Measuring sleepiness is difficult. In the sleep lab, we measure it by timing how quickly someone can fall asleep when attempting to nap. Sleepiness can affect our ability to drive, operate other heavy machinery, and perform complex mental tasks. The sleep field is working on a way to measure sleepiness and its affect on performance. If that could be done relatively easily, then we could determine who might be dangerous on the road, for example. Researchers are looking for the equivalent of the breathalyzer for sleepiness / performance impairment.
Researchers have noticed that the variability in heart rate (HRV) is associated with sleepiness. In the March 2012 Journal Sleep, Dr. Chua and colleagues studied the HRV in sleep-deprived subjects and compared it to a standard measure of mental performance. HRV is determined by a computer program that analyzes the beat-to-beat changes in the heart as measured by an EKG. Subjects were kept awake for 40 continuous hours and the study results showed that HRV correlated with measurements of mental performance.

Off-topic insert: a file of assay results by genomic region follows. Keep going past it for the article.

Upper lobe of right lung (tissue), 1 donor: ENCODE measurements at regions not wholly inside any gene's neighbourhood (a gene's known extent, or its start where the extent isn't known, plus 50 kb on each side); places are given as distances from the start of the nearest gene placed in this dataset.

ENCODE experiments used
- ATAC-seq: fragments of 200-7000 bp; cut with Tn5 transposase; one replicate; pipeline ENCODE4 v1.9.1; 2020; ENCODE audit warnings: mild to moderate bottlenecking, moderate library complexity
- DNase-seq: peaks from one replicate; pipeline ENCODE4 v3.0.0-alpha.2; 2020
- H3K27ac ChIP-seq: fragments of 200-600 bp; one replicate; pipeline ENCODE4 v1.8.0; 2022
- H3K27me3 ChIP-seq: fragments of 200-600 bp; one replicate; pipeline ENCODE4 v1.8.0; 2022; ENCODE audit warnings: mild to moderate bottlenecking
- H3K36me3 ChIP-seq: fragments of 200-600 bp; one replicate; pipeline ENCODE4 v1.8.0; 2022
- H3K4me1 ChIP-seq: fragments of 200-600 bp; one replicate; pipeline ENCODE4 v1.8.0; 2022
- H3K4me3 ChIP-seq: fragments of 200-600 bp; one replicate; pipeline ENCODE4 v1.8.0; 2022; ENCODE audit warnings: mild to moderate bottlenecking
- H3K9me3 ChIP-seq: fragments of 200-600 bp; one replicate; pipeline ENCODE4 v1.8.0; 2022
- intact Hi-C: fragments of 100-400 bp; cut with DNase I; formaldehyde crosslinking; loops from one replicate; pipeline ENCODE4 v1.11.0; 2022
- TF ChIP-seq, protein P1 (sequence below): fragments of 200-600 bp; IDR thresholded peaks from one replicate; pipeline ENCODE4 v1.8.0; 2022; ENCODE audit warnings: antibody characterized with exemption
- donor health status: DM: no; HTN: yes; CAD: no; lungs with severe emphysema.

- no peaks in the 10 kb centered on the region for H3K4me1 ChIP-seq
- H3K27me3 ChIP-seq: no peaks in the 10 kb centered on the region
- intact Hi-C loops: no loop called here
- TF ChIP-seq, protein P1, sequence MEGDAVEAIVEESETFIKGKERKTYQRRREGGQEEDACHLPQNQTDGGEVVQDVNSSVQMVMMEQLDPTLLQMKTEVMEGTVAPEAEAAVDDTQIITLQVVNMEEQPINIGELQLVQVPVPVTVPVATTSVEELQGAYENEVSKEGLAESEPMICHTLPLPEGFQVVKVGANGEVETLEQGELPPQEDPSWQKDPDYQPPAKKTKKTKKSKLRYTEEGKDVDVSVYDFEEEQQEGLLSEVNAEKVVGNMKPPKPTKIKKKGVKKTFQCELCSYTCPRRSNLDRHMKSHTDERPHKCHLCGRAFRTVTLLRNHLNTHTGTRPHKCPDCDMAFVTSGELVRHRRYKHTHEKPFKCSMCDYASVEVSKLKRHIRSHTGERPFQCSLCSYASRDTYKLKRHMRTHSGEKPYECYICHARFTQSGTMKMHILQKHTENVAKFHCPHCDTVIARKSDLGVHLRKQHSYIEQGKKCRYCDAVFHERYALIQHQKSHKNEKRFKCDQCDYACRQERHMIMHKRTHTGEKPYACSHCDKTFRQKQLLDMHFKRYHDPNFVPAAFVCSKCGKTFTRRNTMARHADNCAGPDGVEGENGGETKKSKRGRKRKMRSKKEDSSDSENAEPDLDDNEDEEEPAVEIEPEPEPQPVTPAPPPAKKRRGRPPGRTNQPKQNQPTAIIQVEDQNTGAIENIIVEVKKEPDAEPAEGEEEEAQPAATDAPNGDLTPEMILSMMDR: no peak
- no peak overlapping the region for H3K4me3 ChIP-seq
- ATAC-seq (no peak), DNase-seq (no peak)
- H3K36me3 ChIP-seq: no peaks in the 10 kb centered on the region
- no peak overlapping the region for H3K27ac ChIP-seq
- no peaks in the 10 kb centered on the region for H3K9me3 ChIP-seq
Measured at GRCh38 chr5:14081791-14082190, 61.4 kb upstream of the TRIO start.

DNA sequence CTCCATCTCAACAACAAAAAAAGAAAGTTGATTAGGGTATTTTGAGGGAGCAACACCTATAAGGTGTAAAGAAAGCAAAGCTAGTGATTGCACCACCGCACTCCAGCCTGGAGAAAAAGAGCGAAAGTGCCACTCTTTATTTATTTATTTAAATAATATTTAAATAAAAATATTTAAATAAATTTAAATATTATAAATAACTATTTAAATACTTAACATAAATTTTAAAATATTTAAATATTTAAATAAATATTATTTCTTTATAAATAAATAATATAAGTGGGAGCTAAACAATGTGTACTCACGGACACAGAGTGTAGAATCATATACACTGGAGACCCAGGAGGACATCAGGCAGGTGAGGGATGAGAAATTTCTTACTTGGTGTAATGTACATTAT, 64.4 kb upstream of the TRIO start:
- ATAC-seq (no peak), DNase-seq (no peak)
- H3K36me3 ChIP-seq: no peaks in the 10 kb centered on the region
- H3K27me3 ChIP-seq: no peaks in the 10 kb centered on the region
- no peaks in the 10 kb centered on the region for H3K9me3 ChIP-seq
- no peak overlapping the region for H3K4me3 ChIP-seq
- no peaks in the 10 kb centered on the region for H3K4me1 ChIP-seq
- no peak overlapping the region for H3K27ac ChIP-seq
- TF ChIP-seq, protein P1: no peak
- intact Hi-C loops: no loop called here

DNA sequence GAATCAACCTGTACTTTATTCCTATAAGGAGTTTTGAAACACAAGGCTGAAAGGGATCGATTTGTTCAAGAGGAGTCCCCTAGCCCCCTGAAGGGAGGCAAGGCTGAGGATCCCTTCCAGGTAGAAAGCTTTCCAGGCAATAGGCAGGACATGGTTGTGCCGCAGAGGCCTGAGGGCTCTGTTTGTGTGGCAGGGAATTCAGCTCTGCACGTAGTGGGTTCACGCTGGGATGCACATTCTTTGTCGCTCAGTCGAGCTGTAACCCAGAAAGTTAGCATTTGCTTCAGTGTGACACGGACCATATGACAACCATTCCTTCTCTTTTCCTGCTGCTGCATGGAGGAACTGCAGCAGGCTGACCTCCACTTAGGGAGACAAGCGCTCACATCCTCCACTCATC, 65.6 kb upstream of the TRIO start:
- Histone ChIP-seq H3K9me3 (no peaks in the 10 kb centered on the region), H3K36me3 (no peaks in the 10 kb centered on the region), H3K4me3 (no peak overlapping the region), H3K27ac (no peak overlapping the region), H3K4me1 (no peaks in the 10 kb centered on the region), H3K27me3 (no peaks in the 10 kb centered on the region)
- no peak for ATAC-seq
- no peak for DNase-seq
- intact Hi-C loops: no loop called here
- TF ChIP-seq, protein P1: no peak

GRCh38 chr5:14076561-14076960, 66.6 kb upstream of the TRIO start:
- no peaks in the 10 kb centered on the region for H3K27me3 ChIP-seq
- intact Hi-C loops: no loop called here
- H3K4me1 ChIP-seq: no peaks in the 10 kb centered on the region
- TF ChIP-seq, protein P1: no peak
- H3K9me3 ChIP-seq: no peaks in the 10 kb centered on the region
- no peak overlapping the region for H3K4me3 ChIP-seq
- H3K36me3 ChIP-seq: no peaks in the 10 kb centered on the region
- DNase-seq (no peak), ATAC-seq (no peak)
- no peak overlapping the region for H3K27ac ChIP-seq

The authors concluded that EKG-derived measures could possibly be used to determine a person's sleepiness level. However, one problem with measuring sleepiness in this way is that it does not determine absolute level of sleepiness. You would have to determine the normal HRV in each person when they were completely rested before you measure it when they might be sleep deprived. Also, it is not known whether the HRV can determine sleepiness on a moment-by-moment basis. Finally, other factors can affect HRV, like cardiovascular disease and certain medications. Therefore, more research will be needed before HRV can be successfully used to measure sleep-deprived mental performance.